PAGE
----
Build in wiping schemes

BCWipe employs a variety of internationally recognized data sanitization standards called wiping schemes. Most of these schemes are currently a standard procedure to erase and sanitize sensitive information in governmental and military organizations around the globe.

You can choose any of the listed scheme in BCWipe Wiping Preferences. Additionally BCWipe provides a way to create your own wiping schemes. Refer to out custom scheme format description for more information.

Wiping standards available with BCWipe

1-pass zero

The fastest shredding algorithm. Your data is simply overwritten with zeroes.

1-pass random

Exactly the same as 1-pass zero except that your data is overwritten with randomly generated stream of bytes. Additional computations to generate randomness make this scheme a little slower than 1-pass zero.

U.S. Department of Energy M205.1-2 Standard

This standard was developed by U.S. Depratment of Energy to define and provide procedures for clearing, sanitization and destruction activities to ensure confidentiality appropriate to the processing of storage media, memory devices, and related hardware.

Standard uses three wiping passes:

Germany BSI Verschlusssachen-IT-Richtlinien (VSITR) Standard

The German Federal Office for IT Security released the VSITR standard, which wipes the drive with seven passes. For the first 6 passes, each wipe reverses the bit pattern of previous wipe.

Flipping the bits in this way is designed to destabilize the remnants of data that may exist on the edges of the track of the disk to which the data is written. The final pass amplifies this effect, overwriting the entire disk with "01010101". This is widely considered to be a secure method of erasing data.

U.S. DoD 5220.22-M (E)

A standard was developed by the Defense Security Service (DSS) to solve the problem of permanent removal of data. This is also used by many commercial enterprises. Under the National Industrial Security Program (NISP) representatives of the Industrial Security presented their security programs. As a part of these NISP the DSS developed the DoD 5220.22-M standard (National Industrial Security Program Operating Manual - NISPOM), which is used in almost every software deletion tool.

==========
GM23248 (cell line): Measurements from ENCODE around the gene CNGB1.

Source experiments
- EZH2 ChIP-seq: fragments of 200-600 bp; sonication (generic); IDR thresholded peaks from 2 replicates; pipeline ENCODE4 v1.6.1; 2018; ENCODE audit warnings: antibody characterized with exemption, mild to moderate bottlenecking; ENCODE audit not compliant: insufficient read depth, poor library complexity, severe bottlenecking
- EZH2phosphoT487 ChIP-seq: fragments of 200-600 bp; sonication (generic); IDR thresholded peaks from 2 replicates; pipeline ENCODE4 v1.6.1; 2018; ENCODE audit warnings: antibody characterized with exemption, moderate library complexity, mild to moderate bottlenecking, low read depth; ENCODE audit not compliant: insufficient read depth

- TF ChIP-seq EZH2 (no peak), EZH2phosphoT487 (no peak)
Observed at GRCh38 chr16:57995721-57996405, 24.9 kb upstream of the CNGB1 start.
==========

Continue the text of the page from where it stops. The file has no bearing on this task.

This wipe algorithm uses three write runs:

The regulations of the US Department of Defense refer expressly to the deletion of information on media with the military classification "Secret" or "TOP-Secret" which is not approved with this method. For lower classifications, this method is, sufficient.

U.S. DoD 5220.22-M (ECE)

This method is an extended variant of the DoD 5220.22-M. This variant of the DoD Standard uses for overwriting the data seven runs. Here the data is overwritten two times by using the DoD 5220.22-M (E) standard and one time with random value DoD 5220.22-M (C).

The sequence of the runs is like the following:

Bruce Schneier's Algorithm

Internationally-renowned security technologist and author Bruce Schneier recommends wiping a drive seven times. The first pass overwrites the drive with the bit pattern "00", the second with "11", and the next five with a randomly generated bit pattern.

This has a similar effect to the VSITR standard, but the random nature of the bit patterns written in the final five passes make it very difficult for an attacker to determine how the overwriting may have affected remnants of data around the edges of the track on the disk, or at bit transitions on the disk.

Although probably a more secure method of erasing data than VSITR, the time required to create random bit patterns makes this a significantly slower method.

Peter Gutmann's Algorithm

Peter Gutmann, is an Honorary Researcher at the Department of Computer Science, University of Auckland, specializing in the design and analysis of cryptographic security architectures. His research into secure deletion of data from magnetic media (such as hard disk drives) is the definitive work on the subject.

The CBL Data Shredder program implements the method he devised based on his findings, erasing data with several series of passes to minimize data remnance on drives using any current techniques of encoding data on the disk.

His algorithm makes 35 overwrite passes in total, and is considered the state-of-the-art method for data destruction. The cost of this security, of course, is time; wiping a drive using Peter Gutmann's algorithm will take more than 7 times longer than wiping the same drive with Bruce Schneier's algorithm, and will likely be more than 15 times longer than suing the US Department of Defence's standard.

See also:

Wiping Preferences
Appendix B: Custom scheme format